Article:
In 1995, the North Face of Canada’s Mount Robson had a reputation amongst ski mountaineers as being a cannibalistic peak. Legendary mountaineers had been rebuffed by the mountain on multiple attempts, star-studded helicopter-aided summit bids ended when a team member lost his arm “to a helicopter rotor” and “rumors swirled of top Euros failing in covert attempts.”
Despite the daunting oral history, enormous exposed ice climb ascent, and sustained 57-degree pitch over 3,300 feet, two relative unknowns in the ski mountaineering world stood atop the summit of Mount Robson in the fall of 1995, about to ski their way into the history books with a first descent of Mount Robson’s North Face. Ptor Spricenieks and his partner, Troy Jungen, arced the first turns on what was “considered one of North America’s last great unsolved ski-mountaineering problems.”
The first descent on one of the world’s most elusive and intimidating lines should have catapulted Spricenieks and Jungen into the pantheon of North America’s ski mountaineering gods—alongside Andrew McLean, Lou Dawson, Chris Davenport, and Trevor Peterson. Instead, Spricenieks “stubbornly turned down the dream of making a living from skiing to ski on his own terms, racking up enormously risky descents each season for little more than undiluted joy.”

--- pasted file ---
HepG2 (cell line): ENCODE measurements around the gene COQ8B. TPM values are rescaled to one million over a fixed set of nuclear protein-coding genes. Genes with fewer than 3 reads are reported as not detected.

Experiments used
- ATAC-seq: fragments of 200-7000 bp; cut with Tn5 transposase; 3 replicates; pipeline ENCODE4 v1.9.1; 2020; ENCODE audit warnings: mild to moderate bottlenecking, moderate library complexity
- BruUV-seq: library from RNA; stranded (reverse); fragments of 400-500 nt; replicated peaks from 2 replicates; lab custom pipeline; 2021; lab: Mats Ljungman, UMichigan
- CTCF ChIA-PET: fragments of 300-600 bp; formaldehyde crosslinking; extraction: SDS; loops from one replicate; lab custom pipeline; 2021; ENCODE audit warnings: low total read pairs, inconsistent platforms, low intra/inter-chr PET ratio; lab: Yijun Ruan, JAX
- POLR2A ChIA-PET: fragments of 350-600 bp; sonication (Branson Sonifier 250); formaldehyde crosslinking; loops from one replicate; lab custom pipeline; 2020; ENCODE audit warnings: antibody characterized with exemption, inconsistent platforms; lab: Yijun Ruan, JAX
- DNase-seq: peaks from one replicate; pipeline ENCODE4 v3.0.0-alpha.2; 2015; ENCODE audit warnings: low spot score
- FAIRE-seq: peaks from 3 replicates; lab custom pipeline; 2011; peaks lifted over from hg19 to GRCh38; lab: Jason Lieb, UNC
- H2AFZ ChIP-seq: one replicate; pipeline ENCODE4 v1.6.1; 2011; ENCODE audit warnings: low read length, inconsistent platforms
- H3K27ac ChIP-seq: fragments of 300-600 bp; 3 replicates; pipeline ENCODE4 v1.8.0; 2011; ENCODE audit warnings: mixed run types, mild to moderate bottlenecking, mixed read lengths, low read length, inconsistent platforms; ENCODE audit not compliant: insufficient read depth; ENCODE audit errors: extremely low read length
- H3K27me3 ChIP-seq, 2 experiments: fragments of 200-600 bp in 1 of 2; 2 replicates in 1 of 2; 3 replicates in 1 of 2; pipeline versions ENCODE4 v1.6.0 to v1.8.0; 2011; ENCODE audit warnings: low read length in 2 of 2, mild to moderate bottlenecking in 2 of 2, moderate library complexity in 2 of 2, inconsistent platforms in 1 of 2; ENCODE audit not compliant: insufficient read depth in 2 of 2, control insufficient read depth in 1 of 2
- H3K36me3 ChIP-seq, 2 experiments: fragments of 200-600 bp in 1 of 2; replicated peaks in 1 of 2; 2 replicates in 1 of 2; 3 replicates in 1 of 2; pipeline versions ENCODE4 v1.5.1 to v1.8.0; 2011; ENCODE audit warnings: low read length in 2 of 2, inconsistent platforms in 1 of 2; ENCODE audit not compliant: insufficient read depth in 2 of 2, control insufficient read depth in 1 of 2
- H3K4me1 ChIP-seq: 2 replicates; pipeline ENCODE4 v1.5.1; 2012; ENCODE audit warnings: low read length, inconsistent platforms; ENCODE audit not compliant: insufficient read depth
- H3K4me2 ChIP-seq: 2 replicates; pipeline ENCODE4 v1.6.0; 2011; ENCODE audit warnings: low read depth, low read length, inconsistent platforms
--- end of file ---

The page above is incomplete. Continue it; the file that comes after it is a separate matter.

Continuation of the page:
This fall, however, Ptor will step out of the shadows after 25-plus years with his performance in the new, dark Sweetgrass Productions film, Solitaire.
We talked to Ptor a few days before the premier of Solitaire. While whispering in his one-bedroom La Grave flat to not wake his 22-month-old son, Spricenieks shared stories about the Solitaire project, the "theoretical lines" that he scoped for the film, the actual lines he ended up skiing in front of the camera, and why he didn’t ski his dream lines, but opted instead “for stuff a bit safer.”